The Digital Single Market Strategy (DSM) is one of the key strategies of the current European Commission and is aimed at making Europe more competitive in a globalised world.
Out of 30 legislative initiatives which were launched under the DSM, 28 proposals have been adopted into law including the General Data Protection Regulation (GDPR), reforms of telecoms, VAT and audiovisual media, facilitation of cross border parcel delivery, and the free flow of non-personal data.
2019 will be a year of major political changes: from Brexit, to the European Parliament elections, and the appointment of the new European Commission. The political reshuffle will lead to new policy priorities for the next 5 years, whilst the EU elections might shake up established political dynamics with a possible shift towards the right.
This might mean that engagement with Parliamentarians becomes more difficult, and therefore outcomes of legislative files less predictable.
Many governments, particularly in Europe, have changed their rhetoric and are more willing than ever to regulate the tech industry.
As a result of the European Commission’s recent legislative work on platforms (e.g. Copyright Directive, Terrorist Content Regulation, Platform-to-Business Regulation) and the growing consumer interest in platforms and their services, the current policy direction is likely to be followed by the next European Commission.
This means that digital policies will remain a key priority for the EU institutions, with priorities expected to be around issues like privacy, data governance, artificial intelligence, or possibly a revision of the current rules for illegal content hosted by online platforms.
Issues we expect to be addressed will include the changing role that data plays when it comes to users of seemingly “free” services like social media sites. Data generated by users is collected, analysed and stored, and EU regulators are keen to give consumers more rights over their data, so more legislation is likely in this area. Data, and the ability to utilise it, will also become a more important criterion when assessing mergers and acquisitions – the Facebook-WhatsApp merger under this legislature has raised serious concerns about a company’s ability to connect data between companies and what implications this can have for privacy.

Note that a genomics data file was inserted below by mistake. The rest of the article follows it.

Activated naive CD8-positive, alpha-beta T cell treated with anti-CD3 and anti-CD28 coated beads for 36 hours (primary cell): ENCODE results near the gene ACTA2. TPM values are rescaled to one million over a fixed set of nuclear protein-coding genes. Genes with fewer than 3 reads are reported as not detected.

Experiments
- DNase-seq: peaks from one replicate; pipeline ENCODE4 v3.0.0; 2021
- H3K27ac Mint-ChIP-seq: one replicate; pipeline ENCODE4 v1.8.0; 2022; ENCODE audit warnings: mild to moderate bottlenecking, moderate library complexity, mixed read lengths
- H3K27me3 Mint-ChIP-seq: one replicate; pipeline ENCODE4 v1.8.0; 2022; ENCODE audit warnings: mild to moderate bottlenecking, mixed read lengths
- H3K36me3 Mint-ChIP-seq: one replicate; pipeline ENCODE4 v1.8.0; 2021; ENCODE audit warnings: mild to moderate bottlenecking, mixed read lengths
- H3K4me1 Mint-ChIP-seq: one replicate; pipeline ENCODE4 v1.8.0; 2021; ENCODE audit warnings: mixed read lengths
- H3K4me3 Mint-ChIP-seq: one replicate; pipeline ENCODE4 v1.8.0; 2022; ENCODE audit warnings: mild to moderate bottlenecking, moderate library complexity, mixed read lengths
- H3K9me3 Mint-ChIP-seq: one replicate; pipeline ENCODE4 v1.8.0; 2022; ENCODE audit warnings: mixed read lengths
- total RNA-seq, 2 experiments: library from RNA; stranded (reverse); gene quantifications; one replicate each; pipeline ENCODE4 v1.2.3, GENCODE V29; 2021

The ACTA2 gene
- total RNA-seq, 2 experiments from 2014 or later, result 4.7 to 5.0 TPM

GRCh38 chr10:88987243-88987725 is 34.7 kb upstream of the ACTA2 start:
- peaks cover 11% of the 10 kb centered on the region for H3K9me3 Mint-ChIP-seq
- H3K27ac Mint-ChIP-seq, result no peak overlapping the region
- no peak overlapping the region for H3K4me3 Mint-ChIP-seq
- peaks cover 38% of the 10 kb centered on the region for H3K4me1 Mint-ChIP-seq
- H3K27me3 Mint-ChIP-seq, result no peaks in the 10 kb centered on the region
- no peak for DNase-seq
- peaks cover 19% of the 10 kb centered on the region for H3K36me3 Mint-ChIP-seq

Privacy will also remain a hot topic under the next European Commission with discussions around reforming the e-Privacy Regulation ongoing. If regulators do not manage to conclude this file before the end of this mandate, the next European Commission has the right to withdraw the proposal. However, it is expected that if the current proposal does not see the light of day, a similar proposal is likely to be introduced early in the next mandate.
Privacy and data will continue to shape adjacent, horizontal issues like the evolving Artificial Intelligence industry in Europe and will determine how machine-learning will facilitate jobs in Europe. In that context, the debate around the future of work will likely also be one that populist politicians in particular could put on the political agenda.
Exciting times are certainly ahead, and we’ll be delighted to keep you informed of latest news and developments around digital policy. Sign up to receive flash updates around key developments here.